The weather was amazing, the programme was jam-packed, there were dragons – the 25th Leeds International Medieval Congress was an amazing event! As ever, there were far more panels and events than any one person could possibly attend, which can be a bit overwhelming, but as our previous conference tips post advised, take it at your own pace and don’t put pressure on yourself to attend something in every session, and you’ll be right. Leeds isn’t just about the papers and the roundtables, it’s also about who you bump into in the tea tent and catching up with friends and colleagues over a glass of conference wine. I caught up with old friends and made new ones every day, as I’m sure the other Cerae committee members did, too!
Vanessa, Emma, and Stephanie flew the Cerae flag proudly in our panel at 9am on the Tuesday morning, which took place in the suitably grand Nathan Bodington Chamber in the Parkinson building. It was a great panel that really showcased the quality of scholarship that Cerae journal fosters through open access publishing.
My own Leeds experience was focused on women warriors, castles, and new perspectives on women in romance. I gave a paper on remembering mothers in romance, and chaired a fantastic panel on queer identities in romance. Previously, there hasn’t really been a lot of literature activity at Leeds, and, while I love hearing about history, archaeology and the like, I’m a literary scholar, so the increase in literary panels (four of which I helped to organise!) was most welcome.
There were also roundtables and discussion groups, which fostered a great sense of dialogue between established and up-and-coming academics. I must admit that I flaked on a few of the evening roundtables, going back to my room to recharge before panel dinners and the SMFS banquet, but the ones that I did attend were brilliant. I also attended an interesting but incredibly emotionally draining discussion on sexual harrasment in academia. To read more on this, please see Gabby Storey’s summary of this on twitter. This is an important issue, but by no means the only inequality that we need to tackle in academia.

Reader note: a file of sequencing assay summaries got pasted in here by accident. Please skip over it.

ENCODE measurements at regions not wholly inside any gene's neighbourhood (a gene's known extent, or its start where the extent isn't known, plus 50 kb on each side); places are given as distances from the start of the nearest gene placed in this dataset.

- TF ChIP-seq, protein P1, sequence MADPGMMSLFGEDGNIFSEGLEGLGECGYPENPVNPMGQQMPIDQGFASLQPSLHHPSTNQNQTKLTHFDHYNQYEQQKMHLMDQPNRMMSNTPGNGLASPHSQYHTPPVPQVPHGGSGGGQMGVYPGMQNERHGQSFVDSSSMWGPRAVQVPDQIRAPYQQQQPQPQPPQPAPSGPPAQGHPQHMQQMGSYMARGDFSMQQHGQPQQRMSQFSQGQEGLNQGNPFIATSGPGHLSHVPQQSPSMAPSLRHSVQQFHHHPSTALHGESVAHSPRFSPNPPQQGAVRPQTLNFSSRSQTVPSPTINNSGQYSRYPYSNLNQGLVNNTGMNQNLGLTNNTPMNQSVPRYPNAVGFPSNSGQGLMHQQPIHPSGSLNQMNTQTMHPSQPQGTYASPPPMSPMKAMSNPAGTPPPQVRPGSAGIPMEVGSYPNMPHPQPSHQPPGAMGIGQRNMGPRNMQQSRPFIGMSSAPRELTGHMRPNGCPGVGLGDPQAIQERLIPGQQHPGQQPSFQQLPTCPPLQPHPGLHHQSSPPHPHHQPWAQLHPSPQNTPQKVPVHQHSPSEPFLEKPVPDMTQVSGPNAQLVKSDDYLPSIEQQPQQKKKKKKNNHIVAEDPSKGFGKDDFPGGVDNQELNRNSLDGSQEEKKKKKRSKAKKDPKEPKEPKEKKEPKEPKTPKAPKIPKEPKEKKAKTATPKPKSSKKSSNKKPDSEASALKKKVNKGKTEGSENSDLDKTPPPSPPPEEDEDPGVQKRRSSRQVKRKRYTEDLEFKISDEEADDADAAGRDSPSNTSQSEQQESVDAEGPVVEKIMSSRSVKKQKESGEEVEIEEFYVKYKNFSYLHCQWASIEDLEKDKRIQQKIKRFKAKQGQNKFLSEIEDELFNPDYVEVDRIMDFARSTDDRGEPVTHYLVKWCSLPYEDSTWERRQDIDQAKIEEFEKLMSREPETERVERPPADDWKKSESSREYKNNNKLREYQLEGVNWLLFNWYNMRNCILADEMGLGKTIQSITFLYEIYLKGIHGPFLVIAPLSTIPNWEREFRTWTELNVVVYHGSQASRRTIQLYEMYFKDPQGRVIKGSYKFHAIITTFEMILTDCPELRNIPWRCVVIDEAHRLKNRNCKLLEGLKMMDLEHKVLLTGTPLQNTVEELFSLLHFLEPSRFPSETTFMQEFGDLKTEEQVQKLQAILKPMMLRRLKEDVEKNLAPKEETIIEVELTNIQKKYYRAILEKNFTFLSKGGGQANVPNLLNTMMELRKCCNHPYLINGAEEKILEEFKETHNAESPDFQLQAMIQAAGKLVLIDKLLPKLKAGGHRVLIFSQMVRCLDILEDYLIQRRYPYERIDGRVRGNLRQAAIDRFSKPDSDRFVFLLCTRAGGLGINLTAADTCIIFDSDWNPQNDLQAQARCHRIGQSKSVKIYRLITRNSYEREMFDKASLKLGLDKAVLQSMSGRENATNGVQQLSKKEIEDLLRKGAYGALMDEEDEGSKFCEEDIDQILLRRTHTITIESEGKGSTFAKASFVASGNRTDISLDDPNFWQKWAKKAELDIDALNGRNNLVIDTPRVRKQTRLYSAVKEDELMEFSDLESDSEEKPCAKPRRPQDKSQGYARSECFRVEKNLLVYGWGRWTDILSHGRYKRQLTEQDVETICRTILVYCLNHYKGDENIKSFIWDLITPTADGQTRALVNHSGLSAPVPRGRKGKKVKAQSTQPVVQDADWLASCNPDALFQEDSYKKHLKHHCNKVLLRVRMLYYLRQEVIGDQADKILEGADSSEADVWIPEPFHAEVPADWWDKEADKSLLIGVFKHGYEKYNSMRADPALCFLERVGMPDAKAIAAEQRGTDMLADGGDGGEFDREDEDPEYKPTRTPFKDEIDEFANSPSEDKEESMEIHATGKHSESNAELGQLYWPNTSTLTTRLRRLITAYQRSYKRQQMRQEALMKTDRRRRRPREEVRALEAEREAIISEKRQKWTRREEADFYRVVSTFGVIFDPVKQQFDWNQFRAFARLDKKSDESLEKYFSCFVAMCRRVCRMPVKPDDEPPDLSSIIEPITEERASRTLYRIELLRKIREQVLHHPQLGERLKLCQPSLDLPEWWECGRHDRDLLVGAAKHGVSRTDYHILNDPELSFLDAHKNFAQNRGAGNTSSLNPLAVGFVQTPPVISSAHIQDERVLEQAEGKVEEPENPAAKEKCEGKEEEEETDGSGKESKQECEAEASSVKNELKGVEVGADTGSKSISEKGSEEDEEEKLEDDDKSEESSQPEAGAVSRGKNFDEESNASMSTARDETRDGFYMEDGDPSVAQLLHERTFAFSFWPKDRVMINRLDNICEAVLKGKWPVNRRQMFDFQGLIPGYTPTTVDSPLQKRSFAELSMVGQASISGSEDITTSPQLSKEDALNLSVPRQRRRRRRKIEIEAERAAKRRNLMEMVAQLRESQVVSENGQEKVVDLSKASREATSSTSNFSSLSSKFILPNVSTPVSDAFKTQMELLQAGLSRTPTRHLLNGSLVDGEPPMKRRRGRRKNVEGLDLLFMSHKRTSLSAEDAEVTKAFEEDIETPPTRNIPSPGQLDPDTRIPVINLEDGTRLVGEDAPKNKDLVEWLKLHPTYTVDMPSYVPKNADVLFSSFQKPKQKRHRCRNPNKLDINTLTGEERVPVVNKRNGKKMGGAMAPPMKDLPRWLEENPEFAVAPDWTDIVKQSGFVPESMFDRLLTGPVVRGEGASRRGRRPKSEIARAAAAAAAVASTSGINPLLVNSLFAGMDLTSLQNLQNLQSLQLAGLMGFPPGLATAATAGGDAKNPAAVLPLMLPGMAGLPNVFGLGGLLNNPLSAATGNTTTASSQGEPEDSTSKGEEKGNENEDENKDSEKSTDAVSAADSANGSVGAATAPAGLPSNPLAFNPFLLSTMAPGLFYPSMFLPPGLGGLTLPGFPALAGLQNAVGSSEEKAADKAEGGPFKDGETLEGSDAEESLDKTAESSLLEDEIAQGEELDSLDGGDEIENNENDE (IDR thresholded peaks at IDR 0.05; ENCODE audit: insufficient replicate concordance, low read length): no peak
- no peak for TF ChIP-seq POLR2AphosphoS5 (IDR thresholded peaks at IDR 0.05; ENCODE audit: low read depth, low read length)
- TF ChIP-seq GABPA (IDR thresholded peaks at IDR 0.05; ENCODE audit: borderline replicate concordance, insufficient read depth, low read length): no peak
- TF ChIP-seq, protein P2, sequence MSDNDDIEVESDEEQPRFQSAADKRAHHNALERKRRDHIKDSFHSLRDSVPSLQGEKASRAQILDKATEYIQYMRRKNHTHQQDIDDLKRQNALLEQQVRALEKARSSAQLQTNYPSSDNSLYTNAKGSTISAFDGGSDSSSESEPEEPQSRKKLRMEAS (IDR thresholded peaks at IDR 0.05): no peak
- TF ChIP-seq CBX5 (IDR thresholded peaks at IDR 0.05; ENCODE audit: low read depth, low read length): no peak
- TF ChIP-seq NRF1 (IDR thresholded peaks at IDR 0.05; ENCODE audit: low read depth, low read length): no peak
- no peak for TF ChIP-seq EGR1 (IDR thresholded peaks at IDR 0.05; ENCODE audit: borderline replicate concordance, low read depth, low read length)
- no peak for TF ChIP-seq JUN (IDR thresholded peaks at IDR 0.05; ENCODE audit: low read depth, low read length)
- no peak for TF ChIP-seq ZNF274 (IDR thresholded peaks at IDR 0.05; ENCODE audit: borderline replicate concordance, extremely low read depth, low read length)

On a lighter note – dinners! I went to a wonderful dinner at Hansa’s with the organisers and panelists of our New Perspectives on Women in Romance panels. We were all PhDs and ECRs working on romance in various ways, and it was just beautiful to get together and see what other women are researching. The Society of Feminist Medieval Scholarship banquet was another highlight. I can’t sing the praises of Roberta Magnani, who organised the banquet, too highly – she is like an academic fairy godmother, always championing young researchers and fighting the feminist fight. You would be forgiven for thinking that the future of academia in the UK is very gloomy, but with women like Roberta there is always hope!
Leeds IMC is huge and I am but one little researcher, so this blog post does not do it justice. There are things that I am still mulling over and will write about in depth in due course. For now, please comment with your favourite moment or important issues that you want to see discussed, or contact us to write a blog post yourself. Fresh perspectives are always welcome.